Notes from the SWF 2012

The Singapore Writers Festival is one of those things that I’ve wanted to go to for years but always managed to find a convenient excuse not to. I’ve got no company. It’s too ‘arty’. It’s too expensive. I don’t know half the writers, I have things to mark, etc.

This year, however, I had a mission — to support local teacher-writers. So I bought the Festival Pass at Sistic for $15, marked out the events featuring teacher-writers in the programme booklet, and picked out a few more that jumped out at me. Here are some notes of the sessions I attended this year, in case anyone wants to know what goes on in the SWF. (The photos are up on the ELIS Facebook page, at

3 Nov (Sat) 2.30 -3.30

Panel: The City as a Character

Featuring: Dave Chua, Eric Tinsay Valles, Jeet Thayil

Venue: The Salon, National Museum of Singapore (Capacity: 100)

Moderator: Aaron Lee

As this was my first SWF session ever, what struck me was how packed the Salon at the National Museum was, as well as the age groups that were represented. As the hour went on, the panel discussed metaphors of the city as a place of grime and suffering, as a place that was designed to crush the human spirit, but yet as a place of inspiration and stories. In my mind, I thought of Will Eisner’s ‘Big City Notebook’ and Dickens’s ‘Great Expectations’ . On the panel were Dave Chua, author of ‘Gone Case’, Jeet Thayil, author of the Booker Prize longlisted book ‘Nacropolis’ and teacher-writer Eric Tinsay Valles, whose poetry book, ‘A City in Transit’, I bought the next day.

03 Nov (Sat) 4:00 pm – 5:00 pm

Sing a Song for Singapore: Writing National Day Songs

Featuring: Haresh Sharma, Jimmy Ye, Shabir Tabare Alam

Venue: Exhibition Gallery 2, Basement, National Museum of Singapore (Capacity: 100)

Moderator: Paul Tan

The next session I went for was on Singapore’s annual National Day songs. The panel consisted of songwriters of past National Day songs and I was curious to hear what they would say. As a primary school teacher, I can safely say I know all the National Day songs over the last decade or so, mainly because I had to teach them to my students, which meant that I had to learn them from Youtube or from the television as soon as they were released and deconstruct the lyrics for seven to twelve year olds thereafter. The panel talked about the process through which a National Day song is written and selected and also about the correlation between the songs and the videos. I wondered if they would be surprised to hear how primary school teachers did close readings of their lyrics. ( Analysing the lyrics for the 2009 Electrico song ‘What do you see?’ with 10 year olds was fun).

03 Nov (Sat) 5:30 pm – 6:30 pm

Diaspora and Dislocation

Featuring: Krys Lee, Mohezin Tejani, Monique Truong

Venue: Exhibition Gallery 2, Basement, National Museum of Singapore (Capacity: 100)

Moderator: Sim Wai Chew

I wanted to go for the next session largely because the moderator was my ex-NIE Literature tutor, and also because I enjoy reading diaspora- and displacement-themed novels. The panel was an interesting mix of a Korean-American who now lives in Korea, a Vietnamese-American who grew up in the American South, and a self-proclaimed ‘global refugee’ who was born in Uganda but who now resides in Thailand. The idea of being boxed in by one’s race/culture/gender’ was one that was discussed, along with issues of identity that come with looking like you should belong in one culture, but feeling like you belong in another.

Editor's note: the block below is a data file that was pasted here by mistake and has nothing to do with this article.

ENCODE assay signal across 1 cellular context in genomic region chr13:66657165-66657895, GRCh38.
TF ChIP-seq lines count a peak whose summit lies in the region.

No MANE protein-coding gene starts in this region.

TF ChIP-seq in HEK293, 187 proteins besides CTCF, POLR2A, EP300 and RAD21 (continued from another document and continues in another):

04 Nov 2012 (Sun) 2:30 pm – 3:30 pm

The Price to Pay

Featuring: Ching Cheong, Tan Tarn How

Venue: Exhibition Gallery 2, Basement, National Museum of Singapore (Capacity: 100)

Moderator: Eleanor Wong

It was moving that all the Singaporean panelists who had sessions in Exhibition Gallery 2 made respectful references to Kuo Pao Kun, as there was an exhibition on his life and work in the same room. This session, in particular, was especially poignant, being on sacrifices that a writer sometimes needs to make. For Ching Cheong, references were made to the time he spent in prison from 2005 to 2008 as a result of articles he had written.

After that session, it was pouring so I sought refuge in the SWF pavillion, browsing books by local authors and listening to book readings with other people in similar stranded circumstances. I ended up buying Ann’s book ‘Bang my Car’ and Eric’s book ‘A World in Transit’.

05 Nov 2012 (Mon) 8:30 pm – 9:30 pm

Bang My Car by Ann Ang | Spectre: Stories from Dark to Light by Verena Tay

Venue: Festival Pavillion, Campus Green, Singapore Management University

On Monday, I went for my first ever book launch, half-expecting to see ribbon-cutting and champagne toasting, and maybe a grand speech ending with ‘I hereby delare this book…LAUNCHED!’ But it turned out to be a dignified, cosy affair, consisting of readings by both authors and a Q & A segment. It was a classy way to start the week.

10 Nov 2012 (Sat) 5:00 pm – 7:00 pm

Class Acts – Creative Voices from our Teachers

Venue: Switch (NTUC Trade Union House)

Despite wanting to go for other SWF events, the teacher-writer event at Switch turned out to be the last SWF event I went for this year. I’m still constantly amazed by the number of teachers who write, even though I probably shouldn’t be. It turned out to be a lovely Saturday evening listening to readings and just enjoying the beauty of the spoken word.

My first SWF experience turned out to be like a prolonged Lit class (yay!). I made new friends, got acquainted with new authors as well as rediscovered old ones. (Sidenote: I was thrilled to see Adrian Tan’s ‘The Teenage Textbook’ and Catherine Lim’s ‘Little Ironies of Singapore’ on the shelves! Memories! Also Troy Chin’s ‘The Resident Tourist’ series!)

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